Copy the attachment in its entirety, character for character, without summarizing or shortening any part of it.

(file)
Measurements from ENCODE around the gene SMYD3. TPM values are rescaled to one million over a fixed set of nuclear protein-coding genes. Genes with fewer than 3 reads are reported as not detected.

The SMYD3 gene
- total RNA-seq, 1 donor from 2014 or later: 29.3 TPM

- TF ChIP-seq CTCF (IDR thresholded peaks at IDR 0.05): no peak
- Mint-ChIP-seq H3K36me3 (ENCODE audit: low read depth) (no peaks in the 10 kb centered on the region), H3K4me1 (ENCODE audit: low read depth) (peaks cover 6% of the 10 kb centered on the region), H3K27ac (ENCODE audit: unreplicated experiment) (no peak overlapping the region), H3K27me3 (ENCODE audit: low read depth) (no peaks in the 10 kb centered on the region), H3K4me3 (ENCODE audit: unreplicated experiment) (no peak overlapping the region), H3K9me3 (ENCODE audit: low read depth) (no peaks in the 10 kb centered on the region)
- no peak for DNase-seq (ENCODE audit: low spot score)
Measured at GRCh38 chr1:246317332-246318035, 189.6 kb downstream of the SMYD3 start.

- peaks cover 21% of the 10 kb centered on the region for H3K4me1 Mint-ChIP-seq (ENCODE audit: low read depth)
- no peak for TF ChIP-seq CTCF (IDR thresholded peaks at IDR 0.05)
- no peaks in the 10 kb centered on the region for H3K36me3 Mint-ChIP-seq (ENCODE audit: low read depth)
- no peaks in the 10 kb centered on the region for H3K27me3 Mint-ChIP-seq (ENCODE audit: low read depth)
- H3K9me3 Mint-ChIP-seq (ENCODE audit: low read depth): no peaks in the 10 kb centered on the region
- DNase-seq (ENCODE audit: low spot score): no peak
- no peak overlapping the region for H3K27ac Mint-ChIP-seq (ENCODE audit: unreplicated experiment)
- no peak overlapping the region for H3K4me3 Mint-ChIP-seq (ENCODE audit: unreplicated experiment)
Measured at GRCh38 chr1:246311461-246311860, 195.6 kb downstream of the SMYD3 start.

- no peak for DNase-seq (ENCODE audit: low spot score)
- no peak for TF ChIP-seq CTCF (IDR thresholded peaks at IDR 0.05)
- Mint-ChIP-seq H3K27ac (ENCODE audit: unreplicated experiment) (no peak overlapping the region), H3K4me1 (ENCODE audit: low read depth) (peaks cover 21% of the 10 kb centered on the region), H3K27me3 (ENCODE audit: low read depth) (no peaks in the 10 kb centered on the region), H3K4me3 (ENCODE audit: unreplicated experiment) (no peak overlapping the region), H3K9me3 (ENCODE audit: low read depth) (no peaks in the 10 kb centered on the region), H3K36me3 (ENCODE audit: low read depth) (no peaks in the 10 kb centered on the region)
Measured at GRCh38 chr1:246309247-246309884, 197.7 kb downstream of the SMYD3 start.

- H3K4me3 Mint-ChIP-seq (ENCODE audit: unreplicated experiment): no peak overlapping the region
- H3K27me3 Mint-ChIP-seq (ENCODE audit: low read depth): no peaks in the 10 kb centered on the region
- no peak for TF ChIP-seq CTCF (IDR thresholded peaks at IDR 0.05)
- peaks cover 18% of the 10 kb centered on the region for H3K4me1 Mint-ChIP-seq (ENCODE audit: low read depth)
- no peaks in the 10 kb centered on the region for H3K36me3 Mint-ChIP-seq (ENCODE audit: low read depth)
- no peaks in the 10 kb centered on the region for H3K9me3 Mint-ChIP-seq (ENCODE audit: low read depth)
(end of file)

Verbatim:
Measurements from ENCODE around the gene SMYD3. TPM values are rescaled to one million over a fixed set of nuclear protein-coding genes. Genes with fewer than 3 reads are reported as not detected.

The SMYD3 gene
- total RNA-seq, 1 donor from 2014 or later: 29.3 TPM

- TF ChIP-seq CTCF (IDR thresholded peaks at IDR 0.05): no peak
- Mint-ChIP-seq H3K36me3 (ENCODE audit: low read depth) (no peaks in the 10 kb centered on the region), H3K4me1 (ENCODE audit: low read depth) (peaks cover 6% of the 10 kb centered on the region), H3K27ac (ENCODE audit: unreplicated experiment) (no peak overlapping the region), H3K27me3 (ENCODE audit: low read depth) (no peaks in the 10 kb centered on the region), H3K4me3 (ENCODE audit: unreplicated experiment) (no peak overlapping the region), H3K9me3 (ENCODE audit: low read depth) (no peaks in the 10 kb centered on the region)
- no peak for DNase-seq (ENCODE audit: low spot score)
Measured at GRCh38 chr1:246317332-246318035, 189.6 kb downstream of the SMYD3 start.

- peaks cover 21% of the 10 kb centered on the region for H3K4me1 Mint-ChIP-seq (ENCODE audit: low read depth)
- no peak for TF ChIP-seq CTCF (IDR thresholded peaks at IDR 0.05)
- no peaks in the 10 kb centered on the region for H3K36me3 Mint-ChIP-seq (ENCODE audit: low read depth)
- no peaks in the 10 kb centered on the region for H3K27me3 Mint-ChIP-seq (ENCODE audit: low read depth)
- H3K9me3 Mint-ChIP-seq (ENCODE audit: low read depth): no peaks in the 10 kb centered on the region
- DNase-seq (ENCODE audit: low spot score): no peak
- no peak overlapping the region for H3K27ac Mint-ChIP-seq (ENCODE audit: unreplicated experiment)
- no peak overlapping the region for H3K4me3 Mint-ChIP-seq (ENCODE audit: unreplicated experiment)
Measured at GRCh38 chr1:246311461-246311860, 195.6 kb downstream of the SMYD3 start.

- no peak for DNase-seq (ENCODE audit: low spot score)
- no peak for TF ChIP-seq CTCF (IDR thresholded peaks at IDR 0.05)
- Mint-ChIP-seq H3K27ac (ENCODE audit: unreplicated experiment) (no peak overlapping the region), H3K4me1 (ENCODE audit: low read depth) (peaks cover 21% of the 10 kb centered on the region), H3K27me3 (ENCODE audit: low read depth) (no peaks in the 10 kb centered on the region), H3K4me3 (ENCODE audit: unreplicated experiment) (no peak overlapping the region), H3K9me3 (ENCODE audit: low read depth) (no peaks in the 10 kb centered on the region), H3K36me3 (ENCODE audit: low read depth) (no peaks in the 10 kb centered on the region)
Measured at GRCh38 chr1:246309247-246309884, 197.7 kb downstream of the SMYD3 start.

- H3K4me3 Mint-ChIP-seq (ENCODE audit: unreplicated experiment): no peak overlapping the region
- H3K27me3 Mint-ChIP-seq (ENCODE audit: low read depth): no peaks in the 10 kb centered on the region
- no peak for TF ChIP-seq CTCF (IDR thresholded peaks at IDR 0.05)
- peaks cover 18% of the 10 kb centered on the region for H3K4me1 Mint-ChIP-seq (ENCODE audit: low read depth)
- no peaks in the 10 kb centered on the region for H3K36me3 Mint-ChIP-seq (ENCODE audit: low read depth)
- no peaks in the 10 kb centered on the region for H3K9me3 Mint-ChIP-seq (ENCODE audit: low read depth)